Senior Loan Talking Points

Jeffrey Bakalar

Jeffrey Bakalar

Group Head and Chief Investment Officer, Senior Loans

Dan Norman

Dan Norman

Group Head and Senior Managing Director, Senior Loans

  • The S&P/LSTA Leveraged Loan Index (the “Index’) maintained its steady run, returning 0.20% for the seven day period ended August 1; the average bid of the Index moved up eight basis points (“bps”) in this week’s reading, to 97.05.
  • New issue activity appears to be picking up pace, as arrangers syndicated roughly $12.8 billion into the primary market. M&A activity propelled July’s new-issue volume to the highest level since October, however, refinancing activity was the primary driver this week, accounting for 55% of the total volume. Despite August’s typically slower pace of issuance, the forward calendar expanded this week, with the amount of net new supply totaling about $28.6 billion, versus $19.1 billion in the prior estimate.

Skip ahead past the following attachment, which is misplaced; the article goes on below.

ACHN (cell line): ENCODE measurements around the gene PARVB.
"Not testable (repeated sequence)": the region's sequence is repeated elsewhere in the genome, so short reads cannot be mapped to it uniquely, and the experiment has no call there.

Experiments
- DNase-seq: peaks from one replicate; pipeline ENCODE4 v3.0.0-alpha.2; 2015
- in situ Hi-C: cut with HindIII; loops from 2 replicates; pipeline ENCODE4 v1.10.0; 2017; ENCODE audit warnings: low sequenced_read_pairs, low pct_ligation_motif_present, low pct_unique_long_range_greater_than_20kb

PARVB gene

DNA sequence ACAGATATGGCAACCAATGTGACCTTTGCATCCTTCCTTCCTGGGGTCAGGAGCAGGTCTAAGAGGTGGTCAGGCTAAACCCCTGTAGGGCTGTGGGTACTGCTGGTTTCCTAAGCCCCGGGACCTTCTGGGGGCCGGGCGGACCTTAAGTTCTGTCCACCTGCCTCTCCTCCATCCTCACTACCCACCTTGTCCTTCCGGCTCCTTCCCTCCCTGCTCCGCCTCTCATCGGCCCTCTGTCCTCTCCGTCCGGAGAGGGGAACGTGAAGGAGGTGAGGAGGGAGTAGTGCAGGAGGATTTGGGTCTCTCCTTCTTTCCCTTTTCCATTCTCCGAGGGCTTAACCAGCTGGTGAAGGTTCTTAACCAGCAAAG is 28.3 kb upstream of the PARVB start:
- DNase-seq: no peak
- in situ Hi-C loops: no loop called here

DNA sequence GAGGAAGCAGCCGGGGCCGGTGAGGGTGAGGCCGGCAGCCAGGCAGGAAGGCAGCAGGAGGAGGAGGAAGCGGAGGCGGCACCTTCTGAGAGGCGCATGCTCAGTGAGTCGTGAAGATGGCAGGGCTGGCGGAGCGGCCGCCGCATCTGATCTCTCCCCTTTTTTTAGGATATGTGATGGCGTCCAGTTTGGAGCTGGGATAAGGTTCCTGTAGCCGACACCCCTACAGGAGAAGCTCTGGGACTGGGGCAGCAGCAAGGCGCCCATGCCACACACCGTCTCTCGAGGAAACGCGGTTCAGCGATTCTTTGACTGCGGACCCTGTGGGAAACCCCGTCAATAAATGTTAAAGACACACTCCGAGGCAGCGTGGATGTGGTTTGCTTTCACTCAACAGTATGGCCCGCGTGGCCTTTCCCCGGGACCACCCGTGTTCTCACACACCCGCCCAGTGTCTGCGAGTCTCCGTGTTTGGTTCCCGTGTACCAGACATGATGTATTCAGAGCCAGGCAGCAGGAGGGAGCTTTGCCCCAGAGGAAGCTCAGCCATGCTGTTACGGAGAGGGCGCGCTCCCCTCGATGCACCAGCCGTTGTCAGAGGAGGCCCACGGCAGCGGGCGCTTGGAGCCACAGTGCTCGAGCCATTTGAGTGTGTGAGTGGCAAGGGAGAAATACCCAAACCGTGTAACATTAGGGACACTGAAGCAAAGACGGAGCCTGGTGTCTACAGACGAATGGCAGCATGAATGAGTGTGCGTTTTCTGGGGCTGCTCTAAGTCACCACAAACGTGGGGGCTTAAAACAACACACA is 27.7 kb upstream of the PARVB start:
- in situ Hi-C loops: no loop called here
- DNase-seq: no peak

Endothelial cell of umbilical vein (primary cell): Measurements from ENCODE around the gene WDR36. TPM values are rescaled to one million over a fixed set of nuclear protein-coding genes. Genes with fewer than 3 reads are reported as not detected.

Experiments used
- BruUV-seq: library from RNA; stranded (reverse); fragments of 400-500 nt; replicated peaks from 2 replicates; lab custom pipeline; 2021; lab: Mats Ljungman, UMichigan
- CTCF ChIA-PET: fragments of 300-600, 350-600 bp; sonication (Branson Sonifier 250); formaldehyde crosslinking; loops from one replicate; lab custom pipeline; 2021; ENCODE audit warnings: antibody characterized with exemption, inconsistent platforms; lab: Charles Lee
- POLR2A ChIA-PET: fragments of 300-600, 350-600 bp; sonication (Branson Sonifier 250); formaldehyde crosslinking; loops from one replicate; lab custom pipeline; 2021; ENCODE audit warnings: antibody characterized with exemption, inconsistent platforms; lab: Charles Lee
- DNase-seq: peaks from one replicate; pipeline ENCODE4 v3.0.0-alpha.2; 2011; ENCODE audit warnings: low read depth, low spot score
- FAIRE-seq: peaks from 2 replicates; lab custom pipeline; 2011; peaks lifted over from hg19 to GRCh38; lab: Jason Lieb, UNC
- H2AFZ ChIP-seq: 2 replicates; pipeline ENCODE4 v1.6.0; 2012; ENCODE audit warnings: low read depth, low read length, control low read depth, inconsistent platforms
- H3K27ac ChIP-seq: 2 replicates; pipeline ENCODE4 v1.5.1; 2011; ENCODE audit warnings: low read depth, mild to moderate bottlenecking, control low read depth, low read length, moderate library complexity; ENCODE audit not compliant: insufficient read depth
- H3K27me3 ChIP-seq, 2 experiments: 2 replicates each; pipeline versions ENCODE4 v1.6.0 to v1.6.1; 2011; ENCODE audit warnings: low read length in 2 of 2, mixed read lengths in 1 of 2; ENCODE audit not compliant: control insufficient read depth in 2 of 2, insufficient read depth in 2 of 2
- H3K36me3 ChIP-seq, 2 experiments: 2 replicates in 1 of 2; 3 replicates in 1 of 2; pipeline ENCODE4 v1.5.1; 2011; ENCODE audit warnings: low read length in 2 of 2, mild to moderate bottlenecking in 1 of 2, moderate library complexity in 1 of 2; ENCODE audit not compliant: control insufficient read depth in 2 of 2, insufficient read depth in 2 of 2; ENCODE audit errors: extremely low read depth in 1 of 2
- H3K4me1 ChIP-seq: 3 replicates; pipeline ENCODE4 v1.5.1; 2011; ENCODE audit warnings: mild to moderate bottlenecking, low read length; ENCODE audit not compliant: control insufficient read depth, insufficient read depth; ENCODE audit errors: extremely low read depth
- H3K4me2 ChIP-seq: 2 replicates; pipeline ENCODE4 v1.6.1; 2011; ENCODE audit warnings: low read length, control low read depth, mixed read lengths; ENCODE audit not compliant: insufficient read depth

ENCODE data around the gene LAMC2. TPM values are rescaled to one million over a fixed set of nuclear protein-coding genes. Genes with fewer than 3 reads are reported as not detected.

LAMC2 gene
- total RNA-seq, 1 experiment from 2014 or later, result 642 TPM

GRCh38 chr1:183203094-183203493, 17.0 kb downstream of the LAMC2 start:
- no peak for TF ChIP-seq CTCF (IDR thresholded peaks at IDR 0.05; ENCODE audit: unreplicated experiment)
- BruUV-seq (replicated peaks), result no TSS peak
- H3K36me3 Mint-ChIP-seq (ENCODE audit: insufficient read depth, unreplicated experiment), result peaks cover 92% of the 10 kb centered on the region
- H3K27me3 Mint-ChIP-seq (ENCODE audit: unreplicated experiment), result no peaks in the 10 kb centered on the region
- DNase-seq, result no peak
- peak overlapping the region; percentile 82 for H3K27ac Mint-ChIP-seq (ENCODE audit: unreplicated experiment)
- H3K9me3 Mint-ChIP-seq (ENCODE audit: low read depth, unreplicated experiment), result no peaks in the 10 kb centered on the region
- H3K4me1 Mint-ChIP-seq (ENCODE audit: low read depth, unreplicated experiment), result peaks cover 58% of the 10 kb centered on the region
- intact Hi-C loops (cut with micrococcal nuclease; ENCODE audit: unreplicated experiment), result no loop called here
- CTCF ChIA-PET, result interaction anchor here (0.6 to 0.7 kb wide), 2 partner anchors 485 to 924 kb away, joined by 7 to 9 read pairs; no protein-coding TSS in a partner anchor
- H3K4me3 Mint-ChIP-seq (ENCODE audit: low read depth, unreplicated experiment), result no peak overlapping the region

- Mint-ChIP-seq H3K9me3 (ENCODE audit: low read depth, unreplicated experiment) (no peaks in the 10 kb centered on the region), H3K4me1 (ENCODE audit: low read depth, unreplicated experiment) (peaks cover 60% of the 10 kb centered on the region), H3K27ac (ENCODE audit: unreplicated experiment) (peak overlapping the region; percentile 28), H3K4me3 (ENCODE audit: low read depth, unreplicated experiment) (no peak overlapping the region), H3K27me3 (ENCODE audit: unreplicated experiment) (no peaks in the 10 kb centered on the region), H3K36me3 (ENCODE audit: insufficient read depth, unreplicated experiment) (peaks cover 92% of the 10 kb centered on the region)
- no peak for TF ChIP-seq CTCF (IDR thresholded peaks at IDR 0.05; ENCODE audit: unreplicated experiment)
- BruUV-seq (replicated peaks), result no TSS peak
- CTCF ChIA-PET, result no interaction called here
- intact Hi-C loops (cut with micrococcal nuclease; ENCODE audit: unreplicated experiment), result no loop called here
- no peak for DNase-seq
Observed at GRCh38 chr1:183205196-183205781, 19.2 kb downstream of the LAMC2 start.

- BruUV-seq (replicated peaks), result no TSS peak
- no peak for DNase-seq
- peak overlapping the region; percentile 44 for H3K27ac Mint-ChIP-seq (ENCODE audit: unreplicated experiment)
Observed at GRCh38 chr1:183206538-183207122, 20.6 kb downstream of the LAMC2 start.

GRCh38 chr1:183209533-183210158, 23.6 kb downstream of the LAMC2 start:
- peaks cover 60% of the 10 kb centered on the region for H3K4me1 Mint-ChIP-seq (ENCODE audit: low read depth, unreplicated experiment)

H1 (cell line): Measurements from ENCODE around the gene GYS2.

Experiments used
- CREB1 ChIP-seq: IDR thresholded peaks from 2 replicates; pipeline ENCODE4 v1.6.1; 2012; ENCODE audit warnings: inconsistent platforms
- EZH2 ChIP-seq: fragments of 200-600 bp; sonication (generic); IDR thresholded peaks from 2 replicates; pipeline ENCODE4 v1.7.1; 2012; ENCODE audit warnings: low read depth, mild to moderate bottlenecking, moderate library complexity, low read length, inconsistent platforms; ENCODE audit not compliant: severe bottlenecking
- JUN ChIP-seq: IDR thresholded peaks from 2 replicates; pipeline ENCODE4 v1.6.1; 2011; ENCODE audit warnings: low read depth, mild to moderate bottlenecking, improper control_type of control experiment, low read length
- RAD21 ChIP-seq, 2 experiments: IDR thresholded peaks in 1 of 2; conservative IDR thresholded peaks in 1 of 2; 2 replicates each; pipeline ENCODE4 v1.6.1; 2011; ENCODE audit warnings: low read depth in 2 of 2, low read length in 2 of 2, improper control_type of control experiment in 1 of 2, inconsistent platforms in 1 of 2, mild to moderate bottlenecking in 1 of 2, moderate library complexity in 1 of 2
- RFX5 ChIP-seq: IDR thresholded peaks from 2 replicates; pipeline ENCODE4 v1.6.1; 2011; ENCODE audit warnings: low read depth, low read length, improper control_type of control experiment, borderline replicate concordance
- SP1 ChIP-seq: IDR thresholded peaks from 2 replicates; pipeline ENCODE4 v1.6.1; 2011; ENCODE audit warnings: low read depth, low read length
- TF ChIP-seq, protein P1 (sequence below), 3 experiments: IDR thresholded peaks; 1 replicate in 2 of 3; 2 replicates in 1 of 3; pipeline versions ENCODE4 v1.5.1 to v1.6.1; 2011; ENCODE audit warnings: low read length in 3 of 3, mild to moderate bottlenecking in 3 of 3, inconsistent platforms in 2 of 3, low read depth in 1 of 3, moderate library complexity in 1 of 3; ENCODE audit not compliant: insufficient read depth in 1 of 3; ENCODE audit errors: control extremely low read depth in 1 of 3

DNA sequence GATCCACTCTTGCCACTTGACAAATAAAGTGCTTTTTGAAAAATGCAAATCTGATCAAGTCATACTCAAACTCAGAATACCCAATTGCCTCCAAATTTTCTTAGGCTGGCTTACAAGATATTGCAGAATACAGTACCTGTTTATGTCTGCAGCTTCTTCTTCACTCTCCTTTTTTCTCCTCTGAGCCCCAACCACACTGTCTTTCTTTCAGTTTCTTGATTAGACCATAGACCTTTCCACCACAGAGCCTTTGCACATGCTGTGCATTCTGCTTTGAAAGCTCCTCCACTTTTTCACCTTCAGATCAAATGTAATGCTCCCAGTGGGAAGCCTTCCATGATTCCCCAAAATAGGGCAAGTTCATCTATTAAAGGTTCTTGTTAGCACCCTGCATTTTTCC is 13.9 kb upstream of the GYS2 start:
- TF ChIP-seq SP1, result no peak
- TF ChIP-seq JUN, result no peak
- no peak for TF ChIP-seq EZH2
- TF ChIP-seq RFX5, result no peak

• In the secondary market, earnings season was in full swing with nearly 75 loan issuers reporting quarterly results this week, while trading levels continued to firm.
  • CLO issuance was robust once again, as 11 transactions priced, bringing YTD issuance to $74.4 billion. Retail loan funds experienced $326 million of outflows (Lipper FMI universe*).
  • The Index did not experience any defaults during the week.
Average Bid
Average Three Year Call Secondary Spreads
Lagging 12 Month Default Rate
Index Stats

*S&P/LCD estimate.

Source:  S&P/LCD, S&P/LSTA Leveraged Loan Index and S&P Global Market Intelligence. Additional footnotes and disclosures on back page. Past performance is no guarantee of future results. Investors cannot invest directly in the Index.